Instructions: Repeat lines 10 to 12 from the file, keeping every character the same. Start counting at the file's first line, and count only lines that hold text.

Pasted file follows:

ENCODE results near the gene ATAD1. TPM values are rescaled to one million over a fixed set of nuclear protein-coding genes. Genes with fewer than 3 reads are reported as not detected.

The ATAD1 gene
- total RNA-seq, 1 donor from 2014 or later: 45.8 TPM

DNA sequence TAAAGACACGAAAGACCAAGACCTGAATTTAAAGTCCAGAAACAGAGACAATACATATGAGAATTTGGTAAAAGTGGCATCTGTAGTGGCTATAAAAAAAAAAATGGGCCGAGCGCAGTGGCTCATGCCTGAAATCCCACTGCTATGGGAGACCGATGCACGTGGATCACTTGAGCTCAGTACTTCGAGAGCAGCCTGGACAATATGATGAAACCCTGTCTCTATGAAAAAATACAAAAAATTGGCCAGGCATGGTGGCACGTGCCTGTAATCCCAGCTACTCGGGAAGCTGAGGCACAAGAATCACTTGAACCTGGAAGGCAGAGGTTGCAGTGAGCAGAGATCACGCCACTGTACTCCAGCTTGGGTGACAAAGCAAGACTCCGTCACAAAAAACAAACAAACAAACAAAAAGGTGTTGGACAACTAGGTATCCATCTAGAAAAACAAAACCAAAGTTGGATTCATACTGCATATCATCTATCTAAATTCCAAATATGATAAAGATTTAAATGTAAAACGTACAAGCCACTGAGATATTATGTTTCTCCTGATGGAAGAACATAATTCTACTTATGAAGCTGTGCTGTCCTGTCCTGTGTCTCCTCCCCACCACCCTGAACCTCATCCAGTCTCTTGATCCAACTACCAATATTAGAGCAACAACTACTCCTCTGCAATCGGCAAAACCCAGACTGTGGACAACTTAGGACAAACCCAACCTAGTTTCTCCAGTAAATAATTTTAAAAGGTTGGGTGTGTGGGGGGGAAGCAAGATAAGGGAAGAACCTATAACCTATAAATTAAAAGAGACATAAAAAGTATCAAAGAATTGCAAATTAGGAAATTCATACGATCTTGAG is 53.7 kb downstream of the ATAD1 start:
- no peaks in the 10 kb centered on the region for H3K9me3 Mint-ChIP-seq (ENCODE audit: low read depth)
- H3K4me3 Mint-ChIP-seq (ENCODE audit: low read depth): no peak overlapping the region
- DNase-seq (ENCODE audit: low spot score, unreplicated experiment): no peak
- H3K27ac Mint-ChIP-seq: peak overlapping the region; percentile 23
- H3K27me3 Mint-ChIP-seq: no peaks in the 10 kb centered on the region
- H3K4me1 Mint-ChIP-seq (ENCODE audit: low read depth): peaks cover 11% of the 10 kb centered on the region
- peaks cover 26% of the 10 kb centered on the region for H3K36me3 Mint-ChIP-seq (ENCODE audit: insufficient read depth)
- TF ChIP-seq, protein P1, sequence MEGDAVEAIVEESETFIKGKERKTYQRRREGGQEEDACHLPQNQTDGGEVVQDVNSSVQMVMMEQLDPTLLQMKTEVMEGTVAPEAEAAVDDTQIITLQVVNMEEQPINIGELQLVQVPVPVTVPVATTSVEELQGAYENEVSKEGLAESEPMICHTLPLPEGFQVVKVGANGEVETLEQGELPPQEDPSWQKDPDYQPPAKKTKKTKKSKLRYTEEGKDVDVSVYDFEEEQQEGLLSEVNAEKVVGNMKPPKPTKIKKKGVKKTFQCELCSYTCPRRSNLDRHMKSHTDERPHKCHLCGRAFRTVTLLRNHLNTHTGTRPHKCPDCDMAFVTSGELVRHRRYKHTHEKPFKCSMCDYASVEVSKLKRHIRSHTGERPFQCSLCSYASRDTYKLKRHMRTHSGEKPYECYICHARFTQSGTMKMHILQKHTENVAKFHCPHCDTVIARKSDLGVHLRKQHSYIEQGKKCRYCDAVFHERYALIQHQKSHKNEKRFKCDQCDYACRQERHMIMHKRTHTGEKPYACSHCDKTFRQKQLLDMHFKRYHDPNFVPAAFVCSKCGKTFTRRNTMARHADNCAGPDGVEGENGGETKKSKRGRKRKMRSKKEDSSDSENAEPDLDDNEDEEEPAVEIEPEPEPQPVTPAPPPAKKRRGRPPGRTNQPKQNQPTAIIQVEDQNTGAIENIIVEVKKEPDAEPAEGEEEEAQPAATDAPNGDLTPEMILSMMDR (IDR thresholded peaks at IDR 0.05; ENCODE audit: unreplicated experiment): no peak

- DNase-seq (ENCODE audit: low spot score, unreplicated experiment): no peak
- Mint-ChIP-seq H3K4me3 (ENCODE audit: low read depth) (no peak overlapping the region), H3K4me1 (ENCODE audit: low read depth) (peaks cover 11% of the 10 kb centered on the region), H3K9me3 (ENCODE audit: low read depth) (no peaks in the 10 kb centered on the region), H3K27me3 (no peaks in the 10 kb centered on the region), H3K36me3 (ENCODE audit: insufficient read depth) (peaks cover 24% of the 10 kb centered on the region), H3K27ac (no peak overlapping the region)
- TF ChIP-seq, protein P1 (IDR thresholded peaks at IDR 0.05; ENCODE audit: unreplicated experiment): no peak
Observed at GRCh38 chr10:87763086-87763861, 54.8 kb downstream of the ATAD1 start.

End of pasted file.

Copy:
- H3K4me1 Mint-ChIP-seq (ENCODE audit: low read depth): peaks cover 11% of the 10 kb centered on the region
- peaks cover 26% of the 10 kb centered on the region for H3K36me3 Mint-ChIP-seq (ENCODE audit: insufficient read depth)
- TF ChIP-seq, protein P1, sequence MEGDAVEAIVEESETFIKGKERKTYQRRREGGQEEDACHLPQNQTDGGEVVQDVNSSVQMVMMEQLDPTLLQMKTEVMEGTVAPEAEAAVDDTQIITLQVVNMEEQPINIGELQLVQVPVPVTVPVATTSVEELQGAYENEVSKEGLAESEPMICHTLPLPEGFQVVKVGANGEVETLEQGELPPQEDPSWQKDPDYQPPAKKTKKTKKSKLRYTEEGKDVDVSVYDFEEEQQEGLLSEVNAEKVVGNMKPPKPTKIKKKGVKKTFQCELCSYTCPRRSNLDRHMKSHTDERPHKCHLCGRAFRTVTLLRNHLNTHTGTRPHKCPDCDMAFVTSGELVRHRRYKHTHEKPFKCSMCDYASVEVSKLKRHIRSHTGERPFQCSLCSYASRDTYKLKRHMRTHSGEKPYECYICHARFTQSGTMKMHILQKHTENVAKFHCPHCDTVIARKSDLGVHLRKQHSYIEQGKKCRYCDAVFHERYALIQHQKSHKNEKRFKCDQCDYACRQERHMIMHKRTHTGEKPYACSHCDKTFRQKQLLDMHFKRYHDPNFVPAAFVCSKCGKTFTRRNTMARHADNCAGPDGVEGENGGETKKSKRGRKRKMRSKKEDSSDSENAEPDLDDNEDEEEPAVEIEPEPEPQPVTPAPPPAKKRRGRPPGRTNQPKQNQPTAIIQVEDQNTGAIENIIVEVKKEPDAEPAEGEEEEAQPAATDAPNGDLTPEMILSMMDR (IDR thresholded peaks at IDR 0.05; ENCODE audit: unreplicated experiment): no peak